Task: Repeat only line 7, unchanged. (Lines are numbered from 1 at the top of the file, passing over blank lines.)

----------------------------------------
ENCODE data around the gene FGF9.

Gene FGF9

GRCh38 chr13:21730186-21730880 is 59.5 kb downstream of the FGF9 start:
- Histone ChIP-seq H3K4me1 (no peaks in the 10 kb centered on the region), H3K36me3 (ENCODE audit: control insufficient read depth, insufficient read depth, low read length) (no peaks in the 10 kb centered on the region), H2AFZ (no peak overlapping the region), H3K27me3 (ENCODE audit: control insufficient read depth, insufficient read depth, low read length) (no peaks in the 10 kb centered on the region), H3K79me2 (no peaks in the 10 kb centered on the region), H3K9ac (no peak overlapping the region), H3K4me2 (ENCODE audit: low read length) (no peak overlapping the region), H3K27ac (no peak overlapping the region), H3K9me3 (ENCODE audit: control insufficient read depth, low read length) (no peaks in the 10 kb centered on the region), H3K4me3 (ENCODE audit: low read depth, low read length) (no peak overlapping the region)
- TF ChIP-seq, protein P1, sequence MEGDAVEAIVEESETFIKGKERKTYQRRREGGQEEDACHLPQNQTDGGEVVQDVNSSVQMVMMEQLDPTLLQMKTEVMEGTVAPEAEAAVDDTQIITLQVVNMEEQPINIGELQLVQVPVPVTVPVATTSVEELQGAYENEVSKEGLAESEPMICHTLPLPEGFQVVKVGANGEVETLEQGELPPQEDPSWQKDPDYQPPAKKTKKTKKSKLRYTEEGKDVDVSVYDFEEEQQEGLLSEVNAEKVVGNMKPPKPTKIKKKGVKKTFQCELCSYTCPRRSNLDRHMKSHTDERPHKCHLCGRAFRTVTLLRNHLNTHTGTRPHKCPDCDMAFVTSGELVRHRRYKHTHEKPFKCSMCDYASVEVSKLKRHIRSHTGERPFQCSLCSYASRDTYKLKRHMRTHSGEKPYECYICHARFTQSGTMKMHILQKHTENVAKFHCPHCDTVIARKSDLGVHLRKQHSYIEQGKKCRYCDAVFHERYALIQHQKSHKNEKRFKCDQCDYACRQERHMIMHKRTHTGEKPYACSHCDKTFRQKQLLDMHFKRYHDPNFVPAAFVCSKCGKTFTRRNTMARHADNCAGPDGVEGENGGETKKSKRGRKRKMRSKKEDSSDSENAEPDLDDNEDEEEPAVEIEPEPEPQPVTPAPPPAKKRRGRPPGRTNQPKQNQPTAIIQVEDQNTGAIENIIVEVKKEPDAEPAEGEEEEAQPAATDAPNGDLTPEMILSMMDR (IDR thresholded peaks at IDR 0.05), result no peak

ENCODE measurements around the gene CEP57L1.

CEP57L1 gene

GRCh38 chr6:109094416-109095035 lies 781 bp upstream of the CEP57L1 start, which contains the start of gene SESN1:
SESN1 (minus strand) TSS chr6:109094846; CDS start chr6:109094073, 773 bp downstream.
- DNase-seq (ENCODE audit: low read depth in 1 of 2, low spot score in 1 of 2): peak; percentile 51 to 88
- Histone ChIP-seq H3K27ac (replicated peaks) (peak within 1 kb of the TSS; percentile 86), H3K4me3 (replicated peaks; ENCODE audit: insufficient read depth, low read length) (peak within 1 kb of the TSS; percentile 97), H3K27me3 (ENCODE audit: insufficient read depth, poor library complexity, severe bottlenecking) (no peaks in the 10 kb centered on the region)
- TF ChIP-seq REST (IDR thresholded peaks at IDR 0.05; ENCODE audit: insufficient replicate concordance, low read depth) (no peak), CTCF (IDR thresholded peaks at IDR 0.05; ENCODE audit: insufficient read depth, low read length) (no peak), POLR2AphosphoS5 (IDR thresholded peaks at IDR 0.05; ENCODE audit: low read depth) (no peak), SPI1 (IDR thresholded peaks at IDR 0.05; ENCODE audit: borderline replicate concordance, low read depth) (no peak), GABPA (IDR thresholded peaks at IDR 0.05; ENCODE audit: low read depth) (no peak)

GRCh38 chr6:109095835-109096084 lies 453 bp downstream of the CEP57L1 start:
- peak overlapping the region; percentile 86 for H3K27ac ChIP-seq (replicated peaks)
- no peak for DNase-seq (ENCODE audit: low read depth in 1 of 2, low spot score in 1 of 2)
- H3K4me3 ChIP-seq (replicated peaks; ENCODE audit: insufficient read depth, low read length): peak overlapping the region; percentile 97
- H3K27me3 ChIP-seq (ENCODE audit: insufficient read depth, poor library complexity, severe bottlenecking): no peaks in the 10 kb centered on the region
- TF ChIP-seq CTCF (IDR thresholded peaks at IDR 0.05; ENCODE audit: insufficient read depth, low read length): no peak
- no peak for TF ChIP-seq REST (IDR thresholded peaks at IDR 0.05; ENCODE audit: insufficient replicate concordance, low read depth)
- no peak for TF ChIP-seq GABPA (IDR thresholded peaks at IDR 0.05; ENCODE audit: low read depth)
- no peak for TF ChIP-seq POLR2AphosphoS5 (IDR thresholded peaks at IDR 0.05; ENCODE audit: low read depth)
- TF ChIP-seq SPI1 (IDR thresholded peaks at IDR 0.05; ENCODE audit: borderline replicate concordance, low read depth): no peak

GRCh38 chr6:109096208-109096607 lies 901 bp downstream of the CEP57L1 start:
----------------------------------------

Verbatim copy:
CEP57L1 gene